All that Glitters is not G(u)ilt

Xan van Rooyen


A chandelier of glass hearts — the light refracted by stilled ventricles spun with threads of ruby capillaries and alabaster gristle — threw jagged facets across their face.

Dusa appraised her quarry. Yet-liquid eyes caught the glimmer, a dozen reflections trapping silent desires. They’d looked the same on stage, dazzled as strobes slashed the band and doused the vocalist in burning neon.

They’d raised their hands — exquisite, long-fingered, slim-palmed hands, ink dripping over tendons to pool beneath their nails. Those hands — clasping the microphone, chasing melodies through the fetid air and trawling the shadows in time with the frenetic beat. Hands lifted now, a tentative fingertip grazing the lowest hanging organ.

Dusa felt the point of contact, an electric sizzle through her chest. They hadn’t asked if they could touch; none ever did.

“Come.” She drifted from foyer to library between tomes dusted by the passing millennia and busts contorted in marble or soapstone. Each spine she’d cracked with a frown — glistening innards turned to geode spill.

The human trailed guitar-calloused fingertips across chests and shoulders, following where she led.

Here, the dining room replete with decapitations trophy-mounted between sconces. Eyes of amber, agate, sapphire. Mouths gashed with opal between garnet lips. Hair, dreadlock spirals of vonsenite, flat sheets of polished cinnabar, frozen waves of citrine. Expressions stricken in awe, gawped in horror, rictus-stretched in pain when she’d taken her time slow-knitting flesh to stone.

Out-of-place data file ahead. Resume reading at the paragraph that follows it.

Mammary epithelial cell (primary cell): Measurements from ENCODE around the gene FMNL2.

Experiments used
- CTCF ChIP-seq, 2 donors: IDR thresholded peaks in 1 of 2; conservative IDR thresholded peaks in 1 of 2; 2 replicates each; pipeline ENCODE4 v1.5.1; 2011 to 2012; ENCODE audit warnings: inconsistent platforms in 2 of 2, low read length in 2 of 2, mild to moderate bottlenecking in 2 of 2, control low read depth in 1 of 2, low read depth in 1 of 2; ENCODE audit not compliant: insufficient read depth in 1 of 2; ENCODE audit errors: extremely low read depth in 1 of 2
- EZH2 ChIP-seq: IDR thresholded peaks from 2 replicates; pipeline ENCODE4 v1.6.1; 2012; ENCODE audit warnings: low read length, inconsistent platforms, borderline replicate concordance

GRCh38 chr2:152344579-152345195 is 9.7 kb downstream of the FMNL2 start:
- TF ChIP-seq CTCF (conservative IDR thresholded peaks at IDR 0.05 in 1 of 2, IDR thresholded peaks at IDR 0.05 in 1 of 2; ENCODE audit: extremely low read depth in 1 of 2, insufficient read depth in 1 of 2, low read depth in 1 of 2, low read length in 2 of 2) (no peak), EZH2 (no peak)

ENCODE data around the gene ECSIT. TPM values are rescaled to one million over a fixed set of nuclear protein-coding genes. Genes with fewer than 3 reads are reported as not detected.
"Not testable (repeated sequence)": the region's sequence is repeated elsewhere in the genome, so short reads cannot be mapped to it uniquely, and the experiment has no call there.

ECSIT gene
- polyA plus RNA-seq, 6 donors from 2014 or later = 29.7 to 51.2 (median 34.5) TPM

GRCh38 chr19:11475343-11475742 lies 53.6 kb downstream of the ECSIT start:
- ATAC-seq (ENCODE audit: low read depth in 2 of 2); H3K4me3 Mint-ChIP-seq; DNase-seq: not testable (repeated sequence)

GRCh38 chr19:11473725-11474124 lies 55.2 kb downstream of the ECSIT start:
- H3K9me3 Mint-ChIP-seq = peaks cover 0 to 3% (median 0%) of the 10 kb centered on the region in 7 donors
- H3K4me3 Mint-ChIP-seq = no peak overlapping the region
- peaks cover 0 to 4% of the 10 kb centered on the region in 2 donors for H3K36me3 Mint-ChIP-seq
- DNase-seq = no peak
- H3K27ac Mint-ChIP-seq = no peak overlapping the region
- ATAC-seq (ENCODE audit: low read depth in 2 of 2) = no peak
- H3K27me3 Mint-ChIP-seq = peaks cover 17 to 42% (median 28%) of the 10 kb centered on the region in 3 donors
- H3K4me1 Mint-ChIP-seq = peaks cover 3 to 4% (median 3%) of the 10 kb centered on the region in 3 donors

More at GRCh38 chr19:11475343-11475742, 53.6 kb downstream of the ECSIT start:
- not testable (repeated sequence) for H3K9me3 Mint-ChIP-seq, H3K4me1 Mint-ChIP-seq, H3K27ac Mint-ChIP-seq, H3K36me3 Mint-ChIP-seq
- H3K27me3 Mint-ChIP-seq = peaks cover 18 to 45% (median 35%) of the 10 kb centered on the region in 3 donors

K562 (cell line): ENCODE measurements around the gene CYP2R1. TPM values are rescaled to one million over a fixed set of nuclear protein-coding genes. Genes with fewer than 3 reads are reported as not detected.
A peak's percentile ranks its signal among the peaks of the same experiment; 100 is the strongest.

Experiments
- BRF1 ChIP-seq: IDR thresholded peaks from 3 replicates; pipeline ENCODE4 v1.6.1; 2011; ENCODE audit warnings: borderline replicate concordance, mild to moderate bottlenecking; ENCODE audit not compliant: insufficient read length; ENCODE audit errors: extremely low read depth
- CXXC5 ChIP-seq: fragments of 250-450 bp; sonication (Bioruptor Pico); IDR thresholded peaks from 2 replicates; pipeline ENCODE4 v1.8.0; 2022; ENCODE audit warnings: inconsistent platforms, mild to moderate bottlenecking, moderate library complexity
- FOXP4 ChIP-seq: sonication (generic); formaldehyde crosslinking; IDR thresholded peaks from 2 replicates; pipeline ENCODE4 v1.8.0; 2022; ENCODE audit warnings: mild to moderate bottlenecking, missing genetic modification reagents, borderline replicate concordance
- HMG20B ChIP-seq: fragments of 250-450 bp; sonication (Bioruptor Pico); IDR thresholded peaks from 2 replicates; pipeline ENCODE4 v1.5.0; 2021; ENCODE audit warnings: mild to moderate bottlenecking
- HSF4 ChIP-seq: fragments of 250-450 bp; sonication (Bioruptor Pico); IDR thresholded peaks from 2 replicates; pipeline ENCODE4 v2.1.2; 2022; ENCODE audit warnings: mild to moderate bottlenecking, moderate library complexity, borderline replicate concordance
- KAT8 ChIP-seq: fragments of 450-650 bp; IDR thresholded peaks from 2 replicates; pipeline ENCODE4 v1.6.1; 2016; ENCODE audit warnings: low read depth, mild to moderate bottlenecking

The human gaped in oblivious parody of the crowd tonight. Dusa had been among the writhing fans there to venerate and offer supplication, yelling adoration at the synthetic gods on stage.

Those hands drawing cries from their votaries, ears and minds sacrificed on the altar of driving drums and distorted guitars, blood and tears a soul-wrenched offering, surrendering all control.

Dusa had watched, her view filtered through polarized lenses, the sunglasses she still wore now dimming the intensity of her gaze.

Through drawing room and study scattered with crystal remnants of shattered femurs, kneecaps turned polished ashtrays, a foot wedged as granite doorstop at the threshold to the solarium. The room was shadow-soaked but for the candles already burning, mounted on upturned palms, the flames caged by fingers of pyrite, hematite, and sun spar.

The human studied the sculptures, the ones she’d wrought with a careful flick of lashes, as she studied them. Obsidian, she thought, or perhaps she’d keep their colors, the ink on their skin like trails of onyx through moonstone.

“Incredible,” they mused over the hands.

Graceful and gnarled, leathered and liver-spotted, petal-soft and scarred, but all groping, taking, touching. Like he had, his skin salted with brine, hair tangled with kelp and shell, beard washing tides across her flesh as he’d parted and pierced her softest parts. And how she’d been petrified, as rigid as the marble biting into her hips, veins of iron oxide and seams of quartz cutting, gouging, eroding as she’d drowned in his grip. Then been left raw upon temple steps, a sacrilege.

No hands would ever touch her again.

Soon the human would reach and grapple and their fingers would be hers. Their mouth forever begging mercy. And their heart — how she’d stare the muscle to dust, then coax it back to form with silica-winking before adding it to her bouquet.